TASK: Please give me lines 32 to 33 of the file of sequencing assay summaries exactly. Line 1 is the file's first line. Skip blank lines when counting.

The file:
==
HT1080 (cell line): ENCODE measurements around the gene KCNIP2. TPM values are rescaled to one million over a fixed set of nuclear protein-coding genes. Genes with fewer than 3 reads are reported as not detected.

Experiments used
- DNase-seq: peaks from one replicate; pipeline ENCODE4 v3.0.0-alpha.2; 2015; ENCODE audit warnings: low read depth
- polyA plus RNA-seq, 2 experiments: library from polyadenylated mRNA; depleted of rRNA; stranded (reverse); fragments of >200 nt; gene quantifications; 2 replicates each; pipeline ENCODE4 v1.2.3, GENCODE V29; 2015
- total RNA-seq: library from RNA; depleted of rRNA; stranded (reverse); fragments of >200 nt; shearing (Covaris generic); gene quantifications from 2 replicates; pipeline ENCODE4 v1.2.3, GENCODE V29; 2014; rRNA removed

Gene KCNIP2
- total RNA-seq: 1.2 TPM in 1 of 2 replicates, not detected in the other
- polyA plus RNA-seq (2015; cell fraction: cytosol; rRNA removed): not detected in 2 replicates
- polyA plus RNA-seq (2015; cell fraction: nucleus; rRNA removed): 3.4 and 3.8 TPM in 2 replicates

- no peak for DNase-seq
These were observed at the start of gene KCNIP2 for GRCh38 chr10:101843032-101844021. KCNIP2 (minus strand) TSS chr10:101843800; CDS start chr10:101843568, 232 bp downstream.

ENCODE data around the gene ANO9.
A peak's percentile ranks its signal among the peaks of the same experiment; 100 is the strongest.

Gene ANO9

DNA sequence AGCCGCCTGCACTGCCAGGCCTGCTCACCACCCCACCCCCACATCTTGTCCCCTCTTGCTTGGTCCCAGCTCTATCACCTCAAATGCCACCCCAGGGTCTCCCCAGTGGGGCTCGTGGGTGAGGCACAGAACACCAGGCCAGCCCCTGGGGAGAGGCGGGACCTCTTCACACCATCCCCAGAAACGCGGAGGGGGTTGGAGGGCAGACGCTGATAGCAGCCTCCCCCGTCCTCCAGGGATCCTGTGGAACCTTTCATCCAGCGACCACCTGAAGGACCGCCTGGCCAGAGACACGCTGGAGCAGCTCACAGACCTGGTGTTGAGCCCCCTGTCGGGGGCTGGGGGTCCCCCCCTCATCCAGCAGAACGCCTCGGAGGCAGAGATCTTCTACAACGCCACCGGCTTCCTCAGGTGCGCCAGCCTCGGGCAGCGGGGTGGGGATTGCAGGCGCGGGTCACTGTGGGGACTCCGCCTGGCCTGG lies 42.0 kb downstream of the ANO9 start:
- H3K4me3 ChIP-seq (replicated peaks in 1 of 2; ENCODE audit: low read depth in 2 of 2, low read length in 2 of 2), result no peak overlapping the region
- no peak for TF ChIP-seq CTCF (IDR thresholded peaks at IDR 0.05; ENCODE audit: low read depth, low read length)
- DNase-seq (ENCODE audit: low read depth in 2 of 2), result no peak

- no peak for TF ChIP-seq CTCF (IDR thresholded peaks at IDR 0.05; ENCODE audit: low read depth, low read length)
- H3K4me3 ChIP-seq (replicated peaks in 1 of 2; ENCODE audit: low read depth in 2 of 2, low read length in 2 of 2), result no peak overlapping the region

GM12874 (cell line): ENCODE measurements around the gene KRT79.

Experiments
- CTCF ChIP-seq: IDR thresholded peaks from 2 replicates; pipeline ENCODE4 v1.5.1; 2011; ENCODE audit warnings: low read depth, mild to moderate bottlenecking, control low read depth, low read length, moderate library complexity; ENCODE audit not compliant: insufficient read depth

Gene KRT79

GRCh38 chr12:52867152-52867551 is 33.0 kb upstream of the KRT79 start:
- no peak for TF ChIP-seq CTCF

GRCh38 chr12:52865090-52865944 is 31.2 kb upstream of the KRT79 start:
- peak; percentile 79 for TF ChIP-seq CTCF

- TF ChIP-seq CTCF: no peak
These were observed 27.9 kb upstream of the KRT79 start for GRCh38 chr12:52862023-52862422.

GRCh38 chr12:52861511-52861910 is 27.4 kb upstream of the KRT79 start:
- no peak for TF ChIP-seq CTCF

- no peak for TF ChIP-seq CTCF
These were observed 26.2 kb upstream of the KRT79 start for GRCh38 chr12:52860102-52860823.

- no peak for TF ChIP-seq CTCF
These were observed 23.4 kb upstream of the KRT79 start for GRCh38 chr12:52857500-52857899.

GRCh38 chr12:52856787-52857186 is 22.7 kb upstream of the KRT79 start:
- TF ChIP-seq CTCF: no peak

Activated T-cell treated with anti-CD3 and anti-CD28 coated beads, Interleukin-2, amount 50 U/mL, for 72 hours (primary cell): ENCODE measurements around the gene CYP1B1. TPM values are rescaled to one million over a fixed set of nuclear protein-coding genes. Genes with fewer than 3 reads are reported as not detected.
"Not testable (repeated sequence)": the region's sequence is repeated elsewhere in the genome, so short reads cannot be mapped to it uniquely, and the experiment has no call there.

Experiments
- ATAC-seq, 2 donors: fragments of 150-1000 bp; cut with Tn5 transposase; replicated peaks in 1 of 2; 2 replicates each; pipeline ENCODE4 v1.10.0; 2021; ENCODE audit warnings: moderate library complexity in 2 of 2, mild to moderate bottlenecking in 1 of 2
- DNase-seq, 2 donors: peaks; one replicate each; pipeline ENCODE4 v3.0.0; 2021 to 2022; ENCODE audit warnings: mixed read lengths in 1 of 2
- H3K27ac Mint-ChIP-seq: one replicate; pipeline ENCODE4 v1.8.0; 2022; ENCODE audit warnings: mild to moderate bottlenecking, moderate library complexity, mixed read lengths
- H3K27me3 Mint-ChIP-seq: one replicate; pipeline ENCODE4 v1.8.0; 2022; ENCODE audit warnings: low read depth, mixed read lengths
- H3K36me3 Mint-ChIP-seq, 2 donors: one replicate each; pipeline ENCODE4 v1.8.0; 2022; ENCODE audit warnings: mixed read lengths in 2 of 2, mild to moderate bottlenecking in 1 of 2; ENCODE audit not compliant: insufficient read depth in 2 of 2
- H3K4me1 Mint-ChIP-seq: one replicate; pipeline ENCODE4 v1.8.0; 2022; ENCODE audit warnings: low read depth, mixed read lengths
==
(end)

- no peak for TF ChIP-seq CTCF

- no peak for TF ChIP-seq CTCF